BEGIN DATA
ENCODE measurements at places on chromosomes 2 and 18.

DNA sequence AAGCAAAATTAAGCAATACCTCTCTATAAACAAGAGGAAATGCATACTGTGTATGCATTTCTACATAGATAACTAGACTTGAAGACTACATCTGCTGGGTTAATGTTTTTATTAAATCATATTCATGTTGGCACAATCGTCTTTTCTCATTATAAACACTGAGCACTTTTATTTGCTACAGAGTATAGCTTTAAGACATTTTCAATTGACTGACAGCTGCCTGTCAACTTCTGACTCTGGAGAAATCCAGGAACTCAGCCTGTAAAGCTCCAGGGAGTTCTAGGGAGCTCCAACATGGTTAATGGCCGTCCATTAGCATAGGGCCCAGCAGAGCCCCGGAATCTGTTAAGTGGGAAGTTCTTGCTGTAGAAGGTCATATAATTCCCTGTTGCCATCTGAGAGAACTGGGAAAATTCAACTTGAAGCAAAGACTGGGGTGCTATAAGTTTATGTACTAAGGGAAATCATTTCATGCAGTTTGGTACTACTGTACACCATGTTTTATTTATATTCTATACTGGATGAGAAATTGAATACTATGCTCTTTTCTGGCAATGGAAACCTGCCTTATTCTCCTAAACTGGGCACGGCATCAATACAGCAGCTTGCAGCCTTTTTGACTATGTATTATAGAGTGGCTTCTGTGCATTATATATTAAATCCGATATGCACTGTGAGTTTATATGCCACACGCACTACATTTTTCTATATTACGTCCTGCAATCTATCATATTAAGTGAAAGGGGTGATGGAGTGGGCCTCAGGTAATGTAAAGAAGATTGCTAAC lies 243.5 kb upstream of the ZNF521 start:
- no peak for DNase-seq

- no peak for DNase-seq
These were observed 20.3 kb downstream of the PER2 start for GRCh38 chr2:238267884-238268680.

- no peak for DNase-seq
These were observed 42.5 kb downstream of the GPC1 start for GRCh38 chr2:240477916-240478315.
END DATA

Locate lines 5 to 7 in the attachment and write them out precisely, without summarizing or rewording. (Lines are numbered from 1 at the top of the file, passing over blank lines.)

These were observed 20.3 kb downstream of the PER2 start for GRCh38 chr2:238267884-238268680.

- no peak for DNase-seq
These were observed 42.5 kb downstream of the GPC1 start for GRCh38 chr2:240477916-240478315.